Most people have heard of progressive rock (or prog rock, or simply prog) but the great majority of them treat it with mild disdain (at best) or outright hatred (at worst). Most of the criticism is a mindless rejection based on current trends and a misunderstanding of the genre; “dinosaur” is a common term of abuse, neatly parodied by Adrian Belew on King Crimson’s 1994 album Thrak


There is an increasing quantity of literature on the subject, ranging from the analytical or academic (Edward Macan, Rocking the Classics; Kevin Holme-Hudson, Progressive Rock Revisited) to the fairly straightforward lists (Charles Snider, The Strawberry Bricks Guide to Progressive Rock.) There are also thousands of fans out there who not only continue to attend concerts, but also contribute to a growing network of fanzines and on-line forums. Fans are even served by Prog, a glossy magazine from Future Publishing now in its tenth year, entirely devoted to prog in all its forms


The ProgBlog has been put together to encourage discussion about progressive rock music illustrated by personal observation


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The award-winning ProgBlog 

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ProgBlog DISCovery

The original aim of the blog was to promote discussion about all and any facet of progressive rock but from time to time, bands and musicians contact ProgBlog with new prog-related material that they want to expose to a wider audience; ProgBlog's album of 2017 An Invitation by Amber Foil was one such approach. The DISCovery section has been introduced to better serve the requirements of musicians who contact ProgBlog with the aim of increasing the audience for their music; without music there can be no discussion of music. Discover some new music here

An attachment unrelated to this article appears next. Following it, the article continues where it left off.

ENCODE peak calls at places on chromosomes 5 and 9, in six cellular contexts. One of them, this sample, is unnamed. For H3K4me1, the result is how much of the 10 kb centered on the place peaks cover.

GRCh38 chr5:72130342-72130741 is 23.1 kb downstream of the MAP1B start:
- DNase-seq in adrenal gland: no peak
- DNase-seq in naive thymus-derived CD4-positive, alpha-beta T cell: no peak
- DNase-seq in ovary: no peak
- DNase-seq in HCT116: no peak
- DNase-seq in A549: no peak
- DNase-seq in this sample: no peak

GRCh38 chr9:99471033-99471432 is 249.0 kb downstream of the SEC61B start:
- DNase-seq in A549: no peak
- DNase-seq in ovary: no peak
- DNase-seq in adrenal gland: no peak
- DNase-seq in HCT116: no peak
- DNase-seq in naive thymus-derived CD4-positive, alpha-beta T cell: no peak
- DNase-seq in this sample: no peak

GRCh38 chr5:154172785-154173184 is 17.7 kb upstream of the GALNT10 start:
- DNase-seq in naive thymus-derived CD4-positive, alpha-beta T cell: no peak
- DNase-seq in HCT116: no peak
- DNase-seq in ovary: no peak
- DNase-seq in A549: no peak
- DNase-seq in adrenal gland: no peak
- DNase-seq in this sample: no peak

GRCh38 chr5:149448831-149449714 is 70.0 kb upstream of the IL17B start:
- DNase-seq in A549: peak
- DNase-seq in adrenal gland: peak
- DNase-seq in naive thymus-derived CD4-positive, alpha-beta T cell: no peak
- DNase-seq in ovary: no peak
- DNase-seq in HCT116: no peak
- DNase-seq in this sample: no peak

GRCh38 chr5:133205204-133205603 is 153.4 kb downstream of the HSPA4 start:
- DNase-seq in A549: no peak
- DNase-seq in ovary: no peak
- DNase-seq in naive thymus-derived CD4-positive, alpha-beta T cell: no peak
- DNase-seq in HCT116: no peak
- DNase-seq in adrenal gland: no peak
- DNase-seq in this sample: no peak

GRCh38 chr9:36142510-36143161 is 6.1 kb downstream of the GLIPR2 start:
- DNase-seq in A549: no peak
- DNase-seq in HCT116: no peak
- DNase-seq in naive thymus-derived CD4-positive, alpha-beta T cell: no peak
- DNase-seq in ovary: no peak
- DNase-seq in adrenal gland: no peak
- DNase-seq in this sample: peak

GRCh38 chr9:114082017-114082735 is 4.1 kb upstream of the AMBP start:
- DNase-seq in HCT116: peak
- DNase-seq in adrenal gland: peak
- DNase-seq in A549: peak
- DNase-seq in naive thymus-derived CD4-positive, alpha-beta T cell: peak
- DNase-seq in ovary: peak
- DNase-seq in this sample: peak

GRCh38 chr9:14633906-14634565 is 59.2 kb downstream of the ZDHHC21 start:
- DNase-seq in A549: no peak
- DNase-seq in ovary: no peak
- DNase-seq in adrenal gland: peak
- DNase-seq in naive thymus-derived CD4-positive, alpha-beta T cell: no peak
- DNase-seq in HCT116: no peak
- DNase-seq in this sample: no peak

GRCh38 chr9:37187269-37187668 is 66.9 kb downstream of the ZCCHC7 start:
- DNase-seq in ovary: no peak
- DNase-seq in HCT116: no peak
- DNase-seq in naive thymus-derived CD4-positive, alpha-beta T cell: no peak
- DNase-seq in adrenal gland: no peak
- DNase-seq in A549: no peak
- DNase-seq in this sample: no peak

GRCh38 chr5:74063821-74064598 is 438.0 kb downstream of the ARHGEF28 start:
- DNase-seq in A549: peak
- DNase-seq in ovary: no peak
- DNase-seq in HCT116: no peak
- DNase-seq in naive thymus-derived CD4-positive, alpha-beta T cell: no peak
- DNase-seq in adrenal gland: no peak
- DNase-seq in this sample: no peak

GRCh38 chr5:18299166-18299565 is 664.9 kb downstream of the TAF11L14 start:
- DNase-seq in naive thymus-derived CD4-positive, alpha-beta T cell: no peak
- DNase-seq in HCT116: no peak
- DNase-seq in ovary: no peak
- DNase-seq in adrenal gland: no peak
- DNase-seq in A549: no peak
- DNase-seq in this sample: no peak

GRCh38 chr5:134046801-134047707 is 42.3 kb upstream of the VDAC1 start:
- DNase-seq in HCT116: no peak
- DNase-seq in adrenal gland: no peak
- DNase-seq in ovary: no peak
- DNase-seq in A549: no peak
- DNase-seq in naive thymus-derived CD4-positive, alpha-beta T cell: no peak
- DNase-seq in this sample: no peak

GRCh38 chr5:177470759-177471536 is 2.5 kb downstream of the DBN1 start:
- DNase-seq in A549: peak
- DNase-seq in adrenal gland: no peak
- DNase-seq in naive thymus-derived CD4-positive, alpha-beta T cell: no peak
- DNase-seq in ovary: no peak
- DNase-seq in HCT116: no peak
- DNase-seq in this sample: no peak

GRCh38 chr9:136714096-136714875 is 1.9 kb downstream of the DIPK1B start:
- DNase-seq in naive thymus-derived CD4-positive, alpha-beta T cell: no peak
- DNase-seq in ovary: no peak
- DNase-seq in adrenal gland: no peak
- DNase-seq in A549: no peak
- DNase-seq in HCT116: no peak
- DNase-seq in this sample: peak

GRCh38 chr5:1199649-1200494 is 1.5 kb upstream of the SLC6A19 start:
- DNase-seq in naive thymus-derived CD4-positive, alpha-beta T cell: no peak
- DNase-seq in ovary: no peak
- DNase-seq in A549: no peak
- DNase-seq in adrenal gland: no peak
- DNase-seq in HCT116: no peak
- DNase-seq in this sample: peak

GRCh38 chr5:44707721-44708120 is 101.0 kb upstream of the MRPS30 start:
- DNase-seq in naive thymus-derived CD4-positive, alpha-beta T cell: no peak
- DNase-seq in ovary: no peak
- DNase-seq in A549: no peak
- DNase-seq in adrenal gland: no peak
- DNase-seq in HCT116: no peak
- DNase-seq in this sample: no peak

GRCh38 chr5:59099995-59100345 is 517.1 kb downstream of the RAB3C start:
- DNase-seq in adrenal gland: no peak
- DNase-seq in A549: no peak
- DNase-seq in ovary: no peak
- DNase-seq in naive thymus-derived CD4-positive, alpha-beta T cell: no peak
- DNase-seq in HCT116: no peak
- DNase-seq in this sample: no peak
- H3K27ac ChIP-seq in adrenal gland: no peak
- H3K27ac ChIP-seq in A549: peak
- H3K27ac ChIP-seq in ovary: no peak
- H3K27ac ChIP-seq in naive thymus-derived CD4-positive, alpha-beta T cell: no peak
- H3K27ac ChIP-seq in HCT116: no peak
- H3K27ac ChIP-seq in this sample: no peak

The ProgBlog Diary

A list of recent past, present and future happenings in the prog world

13 - September 2020


UK lockdown restrictions eased - record stores now open


July - August - September acquisitions


Gig reviews: 2020 Porto Antico Prog Fest, Genoa 11/07/20

Melting Clock - Abracadabra Festival, Villa Serra, Comago (GE) 13/9/20


Archive ProgBlog playlists can be found here:






Album Review:  La Maschera di Cera - S.E.I. (2020)


After a seven year wait, La Maschera di Cera have finally released the follow-up to 2013's Le Porte del Domani. S.E.I. contains only three tracks, each composed by one of the core members of the band and it finds the group on top form, a genuine classic symphonic rock progressivo album in traditional 70's style. Well worth the wait, it's as though no time at all has elapsed since their bold move of writing a continuation of Le Orme's Felona e Sorona story. Fans of the band, along with anyone interested in progressivo italiano, will not be disappointed.  


Read the review here

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The latest ProgBlog DISCovery - Quantum (Sweden)


Quantum is Anton Ericsson, Oscar Lundin, Marcus Lundberg and Samuel Walfridssona, a progressive rock band from Stockholm influenced by music ranging from classic-era prog like Genesis or King Crimson, to extreme metal bands like Mastodon and jazz fusion in the vein of The Mahavishnu Orchestra.

Quantum’s music is packed with aggressive dynamic shifts and memorable melodies; music that can shimmer one moment only to explode in the next. The material dips into jazz ballad and bursts of metal; it combines with expanded forms from European art music, exhibits flashes of math rock and blends intricate harmonies, all the while maintaining a focus on groove and melody, creates a sound that is quite something else


Read more about Quantum here

Live albums for lockdown - part 1 Live albums for lockdown - part 2 Porto Antico ProgFest 2020 (15a) Porto Antico ProgFest 2020 (41a) Porto Antico ProgFest 2020 (5a) Abracadabra Festival, Comago, GE 130920 (6) SEI La Maschera di Cera